Although geologists, petroleum engineers and other earth scientists were far more helpful for finding “black gold,” Oil Prospectors Inc. preferred unscientific methods to sway unwary investors.

During the Great Depression, some fortune seekers were convinced a “divining rod, a doodlebug, a switch, or a twig” could find oilfields. In the 1950s, others invested in doodlebug technology they were told came from flying saucers. Then as now, any “miraculous machine” could help fleece the gullible.

Old stock certificate for Oil Prospectors Inc. with derricks vignette.

In the rush to print stock certificates during drilling booms, many companies printed certificates with a field of derricks vignette — often using the same artwork.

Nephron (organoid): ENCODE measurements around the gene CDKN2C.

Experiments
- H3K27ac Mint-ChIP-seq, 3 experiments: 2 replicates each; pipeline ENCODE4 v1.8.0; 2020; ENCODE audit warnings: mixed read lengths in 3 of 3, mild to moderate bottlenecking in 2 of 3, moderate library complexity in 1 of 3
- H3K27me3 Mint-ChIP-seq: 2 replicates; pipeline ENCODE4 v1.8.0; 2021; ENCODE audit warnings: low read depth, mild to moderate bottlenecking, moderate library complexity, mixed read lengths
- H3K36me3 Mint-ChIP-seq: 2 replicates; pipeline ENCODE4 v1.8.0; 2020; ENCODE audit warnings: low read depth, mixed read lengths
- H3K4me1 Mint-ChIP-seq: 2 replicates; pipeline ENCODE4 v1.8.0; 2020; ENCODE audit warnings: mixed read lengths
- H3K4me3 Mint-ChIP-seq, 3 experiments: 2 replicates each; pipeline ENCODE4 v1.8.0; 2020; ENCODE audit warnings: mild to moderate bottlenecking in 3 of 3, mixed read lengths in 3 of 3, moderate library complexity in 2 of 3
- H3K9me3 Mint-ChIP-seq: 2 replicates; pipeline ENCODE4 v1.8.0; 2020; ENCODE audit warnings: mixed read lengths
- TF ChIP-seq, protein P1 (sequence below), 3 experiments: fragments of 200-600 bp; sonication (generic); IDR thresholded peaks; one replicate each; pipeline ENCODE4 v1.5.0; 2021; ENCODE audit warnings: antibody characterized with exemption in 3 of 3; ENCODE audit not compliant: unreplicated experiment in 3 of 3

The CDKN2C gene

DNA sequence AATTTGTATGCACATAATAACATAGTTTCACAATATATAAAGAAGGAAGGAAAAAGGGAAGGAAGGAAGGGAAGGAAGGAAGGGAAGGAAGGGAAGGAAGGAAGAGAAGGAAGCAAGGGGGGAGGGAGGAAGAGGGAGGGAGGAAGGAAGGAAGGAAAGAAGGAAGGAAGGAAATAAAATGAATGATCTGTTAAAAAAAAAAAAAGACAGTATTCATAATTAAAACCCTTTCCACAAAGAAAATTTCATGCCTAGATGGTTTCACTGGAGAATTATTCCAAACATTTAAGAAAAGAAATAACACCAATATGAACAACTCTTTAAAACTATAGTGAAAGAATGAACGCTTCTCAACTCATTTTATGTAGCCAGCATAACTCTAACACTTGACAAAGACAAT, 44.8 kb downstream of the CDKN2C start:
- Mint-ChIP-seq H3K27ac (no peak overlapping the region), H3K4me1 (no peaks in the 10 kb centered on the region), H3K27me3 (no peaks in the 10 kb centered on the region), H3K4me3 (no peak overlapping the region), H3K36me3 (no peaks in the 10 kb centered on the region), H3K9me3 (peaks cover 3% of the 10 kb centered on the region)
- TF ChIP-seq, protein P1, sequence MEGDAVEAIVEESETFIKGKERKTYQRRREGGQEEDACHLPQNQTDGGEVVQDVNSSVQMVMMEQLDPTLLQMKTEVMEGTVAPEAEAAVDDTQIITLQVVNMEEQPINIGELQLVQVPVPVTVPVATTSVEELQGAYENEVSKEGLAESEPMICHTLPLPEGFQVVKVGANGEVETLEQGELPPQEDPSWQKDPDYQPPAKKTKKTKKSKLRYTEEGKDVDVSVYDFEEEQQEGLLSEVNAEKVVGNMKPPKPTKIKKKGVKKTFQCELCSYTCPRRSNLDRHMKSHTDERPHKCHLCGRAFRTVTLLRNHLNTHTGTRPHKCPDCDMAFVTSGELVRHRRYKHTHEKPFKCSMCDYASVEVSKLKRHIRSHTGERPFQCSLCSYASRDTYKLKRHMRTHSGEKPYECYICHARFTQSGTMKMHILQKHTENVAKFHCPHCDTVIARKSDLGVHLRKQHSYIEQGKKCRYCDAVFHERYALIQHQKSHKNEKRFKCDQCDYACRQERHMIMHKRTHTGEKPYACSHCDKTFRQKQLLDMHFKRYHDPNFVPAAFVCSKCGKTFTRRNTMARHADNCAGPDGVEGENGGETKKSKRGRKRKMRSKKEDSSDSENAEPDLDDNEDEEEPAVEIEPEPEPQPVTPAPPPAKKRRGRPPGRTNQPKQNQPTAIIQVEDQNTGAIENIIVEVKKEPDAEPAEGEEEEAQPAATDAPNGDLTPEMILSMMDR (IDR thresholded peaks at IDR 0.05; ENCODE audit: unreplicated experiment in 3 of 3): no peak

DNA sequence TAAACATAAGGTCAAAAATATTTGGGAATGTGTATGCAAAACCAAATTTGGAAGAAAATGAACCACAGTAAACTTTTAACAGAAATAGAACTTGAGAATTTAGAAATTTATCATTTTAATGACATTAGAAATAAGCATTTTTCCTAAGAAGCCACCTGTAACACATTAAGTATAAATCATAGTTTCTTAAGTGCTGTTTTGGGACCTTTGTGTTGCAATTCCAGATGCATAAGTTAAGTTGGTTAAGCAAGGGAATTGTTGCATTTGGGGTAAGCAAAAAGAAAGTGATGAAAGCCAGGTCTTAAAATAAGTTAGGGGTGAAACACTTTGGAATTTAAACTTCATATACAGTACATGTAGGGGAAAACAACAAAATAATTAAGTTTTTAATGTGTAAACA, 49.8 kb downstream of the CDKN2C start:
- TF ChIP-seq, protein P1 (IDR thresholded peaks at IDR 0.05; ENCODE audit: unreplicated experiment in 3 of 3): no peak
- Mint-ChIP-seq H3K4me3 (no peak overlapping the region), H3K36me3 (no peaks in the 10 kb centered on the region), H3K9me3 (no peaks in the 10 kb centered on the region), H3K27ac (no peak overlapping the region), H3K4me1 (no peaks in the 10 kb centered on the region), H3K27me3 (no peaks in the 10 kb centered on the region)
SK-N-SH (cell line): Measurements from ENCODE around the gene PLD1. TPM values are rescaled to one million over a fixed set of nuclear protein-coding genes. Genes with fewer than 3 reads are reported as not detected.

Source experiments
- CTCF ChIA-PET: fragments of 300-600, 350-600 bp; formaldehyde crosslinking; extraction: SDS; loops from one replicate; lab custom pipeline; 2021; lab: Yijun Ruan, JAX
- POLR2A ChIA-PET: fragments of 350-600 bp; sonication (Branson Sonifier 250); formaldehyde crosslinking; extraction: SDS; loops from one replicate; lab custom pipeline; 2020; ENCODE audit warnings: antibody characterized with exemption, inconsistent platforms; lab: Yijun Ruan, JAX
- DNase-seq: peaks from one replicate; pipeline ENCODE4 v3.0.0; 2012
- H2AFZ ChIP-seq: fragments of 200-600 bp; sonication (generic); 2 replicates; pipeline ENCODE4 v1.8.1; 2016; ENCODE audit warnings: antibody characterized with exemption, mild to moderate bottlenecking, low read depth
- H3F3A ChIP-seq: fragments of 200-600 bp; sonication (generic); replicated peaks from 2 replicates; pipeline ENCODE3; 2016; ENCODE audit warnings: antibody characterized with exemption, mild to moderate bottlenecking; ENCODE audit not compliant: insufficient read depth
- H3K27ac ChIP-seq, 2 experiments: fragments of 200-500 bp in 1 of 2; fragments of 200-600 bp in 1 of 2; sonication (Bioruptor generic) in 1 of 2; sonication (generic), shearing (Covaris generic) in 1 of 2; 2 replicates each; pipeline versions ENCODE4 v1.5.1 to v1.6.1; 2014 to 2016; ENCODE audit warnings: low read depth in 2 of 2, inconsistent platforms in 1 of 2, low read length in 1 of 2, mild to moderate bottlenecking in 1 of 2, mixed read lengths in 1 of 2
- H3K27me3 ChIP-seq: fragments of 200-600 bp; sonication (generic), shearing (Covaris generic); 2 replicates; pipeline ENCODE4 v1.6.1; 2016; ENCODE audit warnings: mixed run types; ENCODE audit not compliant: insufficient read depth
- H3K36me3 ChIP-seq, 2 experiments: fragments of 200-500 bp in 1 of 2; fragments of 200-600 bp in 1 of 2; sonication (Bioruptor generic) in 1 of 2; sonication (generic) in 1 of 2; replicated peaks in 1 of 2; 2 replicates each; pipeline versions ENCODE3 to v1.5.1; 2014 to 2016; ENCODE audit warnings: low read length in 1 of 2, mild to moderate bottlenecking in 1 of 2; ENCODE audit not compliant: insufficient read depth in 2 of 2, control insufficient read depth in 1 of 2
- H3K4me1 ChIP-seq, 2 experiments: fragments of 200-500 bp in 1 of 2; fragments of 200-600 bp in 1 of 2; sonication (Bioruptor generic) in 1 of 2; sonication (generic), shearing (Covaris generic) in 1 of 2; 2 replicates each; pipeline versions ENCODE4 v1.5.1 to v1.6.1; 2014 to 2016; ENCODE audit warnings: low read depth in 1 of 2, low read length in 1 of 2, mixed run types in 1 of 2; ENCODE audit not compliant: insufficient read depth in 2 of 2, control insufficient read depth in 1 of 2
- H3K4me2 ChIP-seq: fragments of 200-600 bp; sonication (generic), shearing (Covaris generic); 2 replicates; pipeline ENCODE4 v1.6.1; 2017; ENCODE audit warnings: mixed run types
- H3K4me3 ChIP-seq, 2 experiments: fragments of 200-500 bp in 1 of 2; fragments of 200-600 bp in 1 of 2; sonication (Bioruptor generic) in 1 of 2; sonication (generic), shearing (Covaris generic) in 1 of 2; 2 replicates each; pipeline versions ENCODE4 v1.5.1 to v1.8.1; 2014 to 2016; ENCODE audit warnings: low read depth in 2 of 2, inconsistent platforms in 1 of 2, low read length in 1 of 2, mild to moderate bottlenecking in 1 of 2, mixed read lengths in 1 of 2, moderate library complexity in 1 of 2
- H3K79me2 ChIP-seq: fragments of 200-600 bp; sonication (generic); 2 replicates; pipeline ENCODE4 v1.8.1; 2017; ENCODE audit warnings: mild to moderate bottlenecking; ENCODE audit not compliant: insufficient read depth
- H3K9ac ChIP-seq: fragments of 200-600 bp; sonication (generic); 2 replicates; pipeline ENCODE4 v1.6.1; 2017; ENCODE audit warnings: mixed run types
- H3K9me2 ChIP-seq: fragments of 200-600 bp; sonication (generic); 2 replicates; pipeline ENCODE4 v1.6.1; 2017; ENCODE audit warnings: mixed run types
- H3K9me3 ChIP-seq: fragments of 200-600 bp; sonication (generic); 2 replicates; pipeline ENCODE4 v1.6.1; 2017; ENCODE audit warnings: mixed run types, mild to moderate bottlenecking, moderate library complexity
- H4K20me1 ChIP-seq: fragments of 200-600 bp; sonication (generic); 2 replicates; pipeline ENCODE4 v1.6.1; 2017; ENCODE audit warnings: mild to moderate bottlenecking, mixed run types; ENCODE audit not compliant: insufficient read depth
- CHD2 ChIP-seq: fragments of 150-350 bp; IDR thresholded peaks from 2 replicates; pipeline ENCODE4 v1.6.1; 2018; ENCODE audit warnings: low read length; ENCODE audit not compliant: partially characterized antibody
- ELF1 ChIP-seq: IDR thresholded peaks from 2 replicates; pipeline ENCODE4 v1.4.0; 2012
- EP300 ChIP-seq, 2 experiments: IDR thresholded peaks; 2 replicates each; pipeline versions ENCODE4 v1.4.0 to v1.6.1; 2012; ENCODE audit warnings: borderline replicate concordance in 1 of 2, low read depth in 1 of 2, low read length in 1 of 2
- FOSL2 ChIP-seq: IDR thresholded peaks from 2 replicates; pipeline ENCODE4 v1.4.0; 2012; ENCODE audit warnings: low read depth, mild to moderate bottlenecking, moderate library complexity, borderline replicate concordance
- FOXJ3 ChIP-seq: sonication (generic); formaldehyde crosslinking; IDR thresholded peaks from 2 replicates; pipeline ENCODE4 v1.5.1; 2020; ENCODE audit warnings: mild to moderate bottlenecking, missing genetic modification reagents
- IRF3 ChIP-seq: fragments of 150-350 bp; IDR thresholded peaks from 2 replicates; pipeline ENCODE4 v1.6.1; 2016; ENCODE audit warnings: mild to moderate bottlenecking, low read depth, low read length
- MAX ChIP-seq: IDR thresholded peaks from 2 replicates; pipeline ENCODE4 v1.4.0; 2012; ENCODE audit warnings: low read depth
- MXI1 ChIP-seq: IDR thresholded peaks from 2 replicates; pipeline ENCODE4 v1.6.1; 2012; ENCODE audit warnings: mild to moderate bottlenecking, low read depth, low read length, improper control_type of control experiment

Not long after the December 1931 discovery of the Conroe, Texas, oilfield, a “doodlebug” device swindled Houston oil investors out of $20,000. It also sent Ralph Malone and Vivian Buie to jail in 1935.

During their trial in district court, a prosecution witness told of receiving letters describing the doodlebugger as capable of finding oil and natural gas in Polk County.

Malone and Buie claimed their device would find “another field like the Conroe field” worth millions of dollars. They described their doodlebug as “a wonderful instrument that could locate oil pools.” 

Learn about Conroe’s oilfield in Technology and the “Conroe Crater.”

Despite their defense attorneys efforts, Malone and Buie (the alleged “brains” of the doodlebug scam), were convicted of mail fraud and sentenced to terms in the federal penitentiary at Leavenworth, Kansas. Then their defense attorneys were indicted as well.


While their former clients headed off to prison, Arthur Heemann and C. Ray Smith hired their own legal council. The new defense team asserted the accused, “merely were attorneys for the swindlers and did not participate in the scheme.”